|site at Rusty's RV Ranch|
|great place for morning coffee|
Our relatively short route east took us through Bisbee, AZ where we stopped for a tasty breakfast at our favorite eating establishment, the Bisbee Breakfast Club. Then we worked our way down to Douglas near the U.S. Mexico border before jogging north into the familiar “Sky Islands” and the San Simon Valley.
|picnic with Dave and Betty Coronado National Memorial May 2011|
On a side note, In June 2011 a month after a picnic with the Dunmores in Coronado National Monument, Monsoon rains in the mountains flooded the same dry creek bed which was captured on film by the USGS. Pretty dramatic footage that shows why it's important to heed flash flood warnings.
Rusty’s RV Ranch has been our go to place for larger rigs wanting full hookups. We parked and within minutes of putting out our hummingbird feeder, Black-chinned hummers jousted for ownership.
|road to Rustler Park|
|burned forest and blazing fall wildflowers|
On Sunday, our first full day, we briefly cruised State Line Road for Scaled Quail and Cassin’s Kingbirds. Check. Then we drove up the long gravel road to Rustler Park Campground only to find the campground still closed from the fire from May 2011. The fir-pine trees had clearly sustained a lot of fire damage but it also had opened up the canopy which afforded an explosion of fall wildflowers. Nearby Barfoot Park (down a bumpy, narrow dirt road) netted us Williamson’s Sapsucker, Mexican Chickadee and excellent looks at Olive Warblers. As foreseen, we were too late for a few of the other western warbler species. Drat. Oh - one added note: Barfoot Park was one of six recently designated as National Landmarks!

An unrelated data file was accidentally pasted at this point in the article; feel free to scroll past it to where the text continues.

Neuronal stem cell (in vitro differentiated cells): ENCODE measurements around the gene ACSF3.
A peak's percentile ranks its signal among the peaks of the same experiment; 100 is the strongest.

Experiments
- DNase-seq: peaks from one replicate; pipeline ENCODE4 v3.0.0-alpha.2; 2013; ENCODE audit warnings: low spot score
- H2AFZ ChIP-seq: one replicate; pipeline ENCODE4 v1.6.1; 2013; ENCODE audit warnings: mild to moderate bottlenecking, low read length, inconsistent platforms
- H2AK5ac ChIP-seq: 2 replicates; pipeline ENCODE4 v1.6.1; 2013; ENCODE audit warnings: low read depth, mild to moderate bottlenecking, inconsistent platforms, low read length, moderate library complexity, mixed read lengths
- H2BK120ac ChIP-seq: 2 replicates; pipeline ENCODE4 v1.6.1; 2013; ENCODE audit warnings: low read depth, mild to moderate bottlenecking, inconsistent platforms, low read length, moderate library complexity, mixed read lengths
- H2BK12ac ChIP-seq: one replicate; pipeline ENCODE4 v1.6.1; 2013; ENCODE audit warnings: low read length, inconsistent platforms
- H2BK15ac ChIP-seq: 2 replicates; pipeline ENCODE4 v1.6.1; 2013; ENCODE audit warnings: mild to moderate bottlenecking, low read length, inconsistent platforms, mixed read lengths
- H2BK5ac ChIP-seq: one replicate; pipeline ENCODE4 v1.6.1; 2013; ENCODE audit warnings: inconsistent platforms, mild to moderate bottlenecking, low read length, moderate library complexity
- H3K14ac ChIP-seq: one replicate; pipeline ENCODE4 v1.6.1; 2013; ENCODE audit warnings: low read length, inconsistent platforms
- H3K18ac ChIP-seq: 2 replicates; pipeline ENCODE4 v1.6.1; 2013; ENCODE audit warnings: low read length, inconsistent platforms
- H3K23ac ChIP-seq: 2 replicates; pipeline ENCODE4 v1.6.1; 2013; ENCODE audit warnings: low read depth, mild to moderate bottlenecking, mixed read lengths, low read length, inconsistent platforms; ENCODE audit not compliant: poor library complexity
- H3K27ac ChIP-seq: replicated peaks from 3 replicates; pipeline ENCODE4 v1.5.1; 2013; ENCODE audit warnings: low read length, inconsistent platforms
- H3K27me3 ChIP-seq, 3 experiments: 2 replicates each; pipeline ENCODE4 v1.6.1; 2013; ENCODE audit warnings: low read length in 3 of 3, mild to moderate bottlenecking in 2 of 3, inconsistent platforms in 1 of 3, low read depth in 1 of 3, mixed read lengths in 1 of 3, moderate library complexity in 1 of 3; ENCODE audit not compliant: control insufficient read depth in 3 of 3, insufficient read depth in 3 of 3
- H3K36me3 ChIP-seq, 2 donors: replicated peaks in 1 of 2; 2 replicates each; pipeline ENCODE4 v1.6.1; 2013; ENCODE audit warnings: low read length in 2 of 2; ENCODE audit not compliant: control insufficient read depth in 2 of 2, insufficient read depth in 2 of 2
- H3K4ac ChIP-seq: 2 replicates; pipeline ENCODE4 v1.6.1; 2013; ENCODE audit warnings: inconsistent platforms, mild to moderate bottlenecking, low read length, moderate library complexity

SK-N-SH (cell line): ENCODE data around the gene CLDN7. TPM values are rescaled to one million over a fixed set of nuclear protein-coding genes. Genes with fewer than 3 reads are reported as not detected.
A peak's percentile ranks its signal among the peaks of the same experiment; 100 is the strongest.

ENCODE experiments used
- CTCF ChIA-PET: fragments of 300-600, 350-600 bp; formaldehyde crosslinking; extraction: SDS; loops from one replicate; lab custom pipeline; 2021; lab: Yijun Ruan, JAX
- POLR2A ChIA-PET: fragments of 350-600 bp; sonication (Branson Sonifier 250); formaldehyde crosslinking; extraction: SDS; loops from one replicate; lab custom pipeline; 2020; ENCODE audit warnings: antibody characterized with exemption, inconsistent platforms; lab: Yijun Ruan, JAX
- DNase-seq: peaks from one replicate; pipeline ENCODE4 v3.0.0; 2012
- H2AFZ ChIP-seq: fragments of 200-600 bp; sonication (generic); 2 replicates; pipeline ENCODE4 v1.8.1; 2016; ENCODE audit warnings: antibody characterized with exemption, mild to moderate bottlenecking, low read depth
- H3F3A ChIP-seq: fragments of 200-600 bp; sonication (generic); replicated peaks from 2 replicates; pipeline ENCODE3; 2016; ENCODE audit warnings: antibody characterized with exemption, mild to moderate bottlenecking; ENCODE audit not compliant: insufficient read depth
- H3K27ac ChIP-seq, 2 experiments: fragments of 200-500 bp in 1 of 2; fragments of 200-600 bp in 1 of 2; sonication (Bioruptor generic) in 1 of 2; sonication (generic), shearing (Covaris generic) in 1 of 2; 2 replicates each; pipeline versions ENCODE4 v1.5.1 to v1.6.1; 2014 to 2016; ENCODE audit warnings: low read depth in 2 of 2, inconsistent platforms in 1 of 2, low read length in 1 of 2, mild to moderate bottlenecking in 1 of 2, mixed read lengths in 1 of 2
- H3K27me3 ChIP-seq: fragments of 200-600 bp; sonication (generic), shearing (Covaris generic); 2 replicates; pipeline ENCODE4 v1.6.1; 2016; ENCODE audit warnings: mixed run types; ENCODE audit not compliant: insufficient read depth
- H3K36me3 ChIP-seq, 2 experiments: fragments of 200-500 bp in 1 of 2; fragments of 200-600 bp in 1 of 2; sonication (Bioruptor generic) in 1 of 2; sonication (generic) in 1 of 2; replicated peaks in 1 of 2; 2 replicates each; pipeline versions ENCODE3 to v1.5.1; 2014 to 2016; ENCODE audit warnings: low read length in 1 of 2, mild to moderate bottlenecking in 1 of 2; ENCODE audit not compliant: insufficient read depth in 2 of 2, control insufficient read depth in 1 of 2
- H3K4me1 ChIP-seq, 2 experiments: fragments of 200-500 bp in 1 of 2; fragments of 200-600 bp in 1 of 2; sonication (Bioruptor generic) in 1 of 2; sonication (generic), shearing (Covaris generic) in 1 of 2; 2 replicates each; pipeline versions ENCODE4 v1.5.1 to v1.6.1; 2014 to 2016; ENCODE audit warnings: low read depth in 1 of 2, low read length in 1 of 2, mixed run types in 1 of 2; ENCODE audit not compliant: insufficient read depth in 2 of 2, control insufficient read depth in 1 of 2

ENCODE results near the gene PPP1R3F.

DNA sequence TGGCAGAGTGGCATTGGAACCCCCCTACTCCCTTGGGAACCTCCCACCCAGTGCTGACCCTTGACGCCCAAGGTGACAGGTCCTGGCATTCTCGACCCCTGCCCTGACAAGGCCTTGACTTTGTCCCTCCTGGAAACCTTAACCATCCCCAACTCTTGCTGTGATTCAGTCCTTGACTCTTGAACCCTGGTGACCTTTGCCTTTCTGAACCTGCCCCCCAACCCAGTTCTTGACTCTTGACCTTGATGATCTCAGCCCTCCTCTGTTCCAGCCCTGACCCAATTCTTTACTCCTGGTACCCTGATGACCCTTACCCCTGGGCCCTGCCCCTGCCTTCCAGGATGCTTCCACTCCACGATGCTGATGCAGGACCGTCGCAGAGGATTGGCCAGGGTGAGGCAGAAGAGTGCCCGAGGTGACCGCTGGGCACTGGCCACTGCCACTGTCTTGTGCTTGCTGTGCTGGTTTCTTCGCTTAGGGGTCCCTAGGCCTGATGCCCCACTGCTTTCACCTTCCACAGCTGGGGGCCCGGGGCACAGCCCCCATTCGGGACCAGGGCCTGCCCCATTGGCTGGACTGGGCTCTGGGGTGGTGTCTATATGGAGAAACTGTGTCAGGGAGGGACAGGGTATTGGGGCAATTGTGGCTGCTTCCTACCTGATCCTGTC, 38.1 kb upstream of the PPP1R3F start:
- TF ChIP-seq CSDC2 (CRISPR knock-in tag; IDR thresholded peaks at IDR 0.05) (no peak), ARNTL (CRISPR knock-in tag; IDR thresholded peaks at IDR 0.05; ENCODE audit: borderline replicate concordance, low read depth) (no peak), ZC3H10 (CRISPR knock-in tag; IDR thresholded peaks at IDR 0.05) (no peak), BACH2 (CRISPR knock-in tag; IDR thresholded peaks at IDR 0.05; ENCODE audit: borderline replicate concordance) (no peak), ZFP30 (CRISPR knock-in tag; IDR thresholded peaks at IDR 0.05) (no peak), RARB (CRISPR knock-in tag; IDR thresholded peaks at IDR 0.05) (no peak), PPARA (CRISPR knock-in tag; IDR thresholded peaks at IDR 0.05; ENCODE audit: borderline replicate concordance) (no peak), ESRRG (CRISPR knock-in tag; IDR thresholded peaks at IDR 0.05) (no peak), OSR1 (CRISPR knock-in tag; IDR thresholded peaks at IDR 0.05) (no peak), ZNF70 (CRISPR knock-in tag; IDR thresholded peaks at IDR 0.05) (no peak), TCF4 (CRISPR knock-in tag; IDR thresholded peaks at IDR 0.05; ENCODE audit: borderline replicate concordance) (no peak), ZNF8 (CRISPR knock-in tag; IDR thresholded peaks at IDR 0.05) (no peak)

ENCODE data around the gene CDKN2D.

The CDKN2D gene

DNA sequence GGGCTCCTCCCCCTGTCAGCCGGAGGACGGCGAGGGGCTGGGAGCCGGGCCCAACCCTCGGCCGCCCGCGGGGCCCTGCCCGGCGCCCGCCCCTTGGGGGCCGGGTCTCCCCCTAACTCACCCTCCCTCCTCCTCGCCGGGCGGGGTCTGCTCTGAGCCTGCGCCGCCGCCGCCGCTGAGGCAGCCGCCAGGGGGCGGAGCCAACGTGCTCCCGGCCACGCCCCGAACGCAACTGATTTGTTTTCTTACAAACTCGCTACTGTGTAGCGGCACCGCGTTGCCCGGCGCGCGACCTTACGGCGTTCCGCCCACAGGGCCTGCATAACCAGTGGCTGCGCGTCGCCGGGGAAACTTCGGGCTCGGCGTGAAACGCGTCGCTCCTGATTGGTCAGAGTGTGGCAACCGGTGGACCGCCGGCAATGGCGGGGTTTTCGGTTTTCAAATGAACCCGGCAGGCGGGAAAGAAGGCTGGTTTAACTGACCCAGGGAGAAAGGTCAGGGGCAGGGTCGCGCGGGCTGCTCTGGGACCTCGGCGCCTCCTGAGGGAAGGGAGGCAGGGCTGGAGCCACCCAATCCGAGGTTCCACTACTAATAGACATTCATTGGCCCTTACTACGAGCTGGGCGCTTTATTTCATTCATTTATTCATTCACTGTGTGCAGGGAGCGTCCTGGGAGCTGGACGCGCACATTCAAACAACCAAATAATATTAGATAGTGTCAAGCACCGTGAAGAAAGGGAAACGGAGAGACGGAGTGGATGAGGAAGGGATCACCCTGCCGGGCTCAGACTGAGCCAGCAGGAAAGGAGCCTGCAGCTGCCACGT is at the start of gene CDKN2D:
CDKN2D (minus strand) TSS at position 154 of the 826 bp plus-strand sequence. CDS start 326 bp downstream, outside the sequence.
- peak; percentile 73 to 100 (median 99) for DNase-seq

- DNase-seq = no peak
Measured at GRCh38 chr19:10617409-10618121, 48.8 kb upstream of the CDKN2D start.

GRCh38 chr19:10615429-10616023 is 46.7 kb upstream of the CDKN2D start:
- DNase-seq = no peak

|road to Cave Creek Canyon|
|Southwestern Research Station|
|Cave Creek Canyon - South Fork|
|Cave Creek - first you see it then you don't|
|Tom and Dave clowning about seeing a Crissal Thrasher|
|Crissal Thrasher through the scope|
|yes - fresh bear tracks (but never saw one)|
On Wednesday we went back to Cave Creek Canyon. We've never tired of the extraordinary view of the canyon’s entrance. A brief stop at a hiking trail along the road resulted in more of the same - no target birds. We reversed direction and headed up Paradise Road as far as the Paradise Cemetery. Along the way we stopped at a few pullouts to hike down to riparian areas along a dry creek bed. And once more, we were reminded of how different and slow the birding was in late September.
|"Willow Tank" wetland|
On Friday we were invited once more to Dave’s digs where lo and behold, we managed to pull in not one but two Crissal Thrashers. Normally these skulkers are nye impossible to see but one in particular sat up in the open and called for several minutes. There was even time to retrieve our scope for an extended look. Success!
Friday was our last full day to bird the Portal area. One more pass through a section of Cave Creek then up to the Research Station to take the road to Herb Martyr. All this was for one more try to for Montezuma Quail but no luck. Dave had said that he couldn’t recall a year when the quail were so cooperate. Well, for Dave yes, just not for us.
|when it rains in the desert you take advantage|